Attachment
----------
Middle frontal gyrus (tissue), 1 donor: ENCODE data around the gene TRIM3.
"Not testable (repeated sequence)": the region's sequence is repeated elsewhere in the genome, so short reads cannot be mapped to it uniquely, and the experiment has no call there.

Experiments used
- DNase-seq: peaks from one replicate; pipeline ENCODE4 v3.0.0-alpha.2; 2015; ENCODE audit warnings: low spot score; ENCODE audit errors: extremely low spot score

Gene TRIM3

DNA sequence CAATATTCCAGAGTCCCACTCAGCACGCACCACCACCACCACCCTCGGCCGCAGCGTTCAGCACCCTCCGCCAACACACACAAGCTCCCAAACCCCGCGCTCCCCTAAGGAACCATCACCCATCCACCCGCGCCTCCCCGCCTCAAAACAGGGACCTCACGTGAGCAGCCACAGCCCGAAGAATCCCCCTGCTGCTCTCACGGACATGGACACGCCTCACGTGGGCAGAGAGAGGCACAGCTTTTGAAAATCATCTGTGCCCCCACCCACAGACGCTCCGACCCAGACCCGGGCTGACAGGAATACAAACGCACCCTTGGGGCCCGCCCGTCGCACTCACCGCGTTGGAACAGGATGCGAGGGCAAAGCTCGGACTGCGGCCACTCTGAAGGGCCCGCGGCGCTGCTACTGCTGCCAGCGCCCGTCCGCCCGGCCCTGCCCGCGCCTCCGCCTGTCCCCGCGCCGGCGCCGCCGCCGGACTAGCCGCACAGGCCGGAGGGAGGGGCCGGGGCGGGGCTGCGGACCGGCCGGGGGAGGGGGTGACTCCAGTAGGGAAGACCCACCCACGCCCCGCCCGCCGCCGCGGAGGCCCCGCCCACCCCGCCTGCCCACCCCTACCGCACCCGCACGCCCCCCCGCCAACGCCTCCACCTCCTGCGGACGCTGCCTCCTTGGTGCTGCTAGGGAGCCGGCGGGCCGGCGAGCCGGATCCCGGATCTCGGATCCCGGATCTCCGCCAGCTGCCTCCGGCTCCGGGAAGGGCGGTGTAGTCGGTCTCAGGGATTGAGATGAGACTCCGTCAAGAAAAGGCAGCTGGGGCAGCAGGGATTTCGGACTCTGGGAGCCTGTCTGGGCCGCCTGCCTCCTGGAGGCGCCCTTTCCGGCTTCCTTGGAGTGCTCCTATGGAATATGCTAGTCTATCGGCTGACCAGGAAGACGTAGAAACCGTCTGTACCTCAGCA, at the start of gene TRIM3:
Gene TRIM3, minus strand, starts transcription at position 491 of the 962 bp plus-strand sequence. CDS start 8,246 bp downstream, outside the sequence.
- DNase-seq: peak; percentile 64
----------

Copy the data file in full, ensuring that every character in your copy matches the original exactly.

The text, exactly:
Middle frontal gyrus (tissue), 1 donor: ENCODE data around the gene TRIM3.
"Not testable (repeated sequence)": the region's sequence is repeated elsewhere in the genome, so short reads cannot be mapped to it uniquely, and the experiment has no call there.

Experiments used
- DNase-seq: peaks from one replicate; pipeline ENCODE4 v3.0.0-alpha.2; 2015; ENCODE audit warnings: low spot score; ENCODE audit errors: extremely low spot score

Gene TRIM3

DNA sequence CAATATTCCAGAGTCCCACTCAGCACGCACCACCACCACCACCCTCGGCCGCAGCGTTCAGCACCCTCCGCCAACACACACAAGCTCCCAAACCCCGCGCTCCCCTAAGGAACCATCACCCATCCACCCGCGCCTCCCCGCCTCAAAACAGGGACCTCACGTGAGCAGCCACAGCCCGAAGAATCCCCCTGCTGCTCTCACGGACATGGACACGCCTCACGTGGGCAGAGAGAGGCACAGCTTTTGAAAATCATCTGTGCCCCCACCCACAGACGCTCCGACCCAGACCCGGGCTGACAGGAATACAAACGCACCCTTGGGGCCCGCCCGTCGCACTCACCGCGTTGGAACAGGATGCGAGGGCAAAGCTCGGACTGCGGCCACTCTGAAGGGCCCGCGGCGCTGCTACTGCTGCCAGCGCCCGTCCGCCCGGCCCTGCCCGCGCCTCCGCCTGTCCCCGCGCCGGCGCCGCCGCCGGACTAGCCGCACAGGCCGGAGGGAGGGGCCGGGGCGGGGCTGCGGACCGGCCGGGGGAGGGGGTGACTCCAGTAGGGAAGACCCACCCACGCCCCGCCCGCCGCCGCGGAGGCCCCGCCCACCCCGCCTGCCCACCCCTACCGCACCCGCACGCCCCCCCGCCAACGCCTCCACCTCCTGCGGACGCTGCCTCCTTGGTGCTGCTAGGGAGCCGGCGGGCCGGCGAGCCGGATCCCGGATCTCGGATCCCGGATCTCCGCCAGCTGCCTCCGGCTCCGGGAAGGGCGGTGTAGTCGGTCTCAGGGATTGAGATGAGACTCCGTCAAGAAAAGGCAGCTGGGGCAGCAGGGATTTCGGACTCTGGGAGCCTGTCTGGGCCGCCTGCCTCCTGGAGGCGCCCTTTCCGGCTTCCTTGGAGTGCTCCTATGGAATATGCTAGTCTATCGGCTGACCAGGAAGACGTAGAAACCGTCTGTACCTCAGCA, at the start of gene TRIM3:
Gene TRIM3, minus strand, starts transcription at position 491 of the 962 bp plus-strand sequence. CDS start 8,246 bp downstream, outside the sequence.
- DNase-seq: peak; percentile 64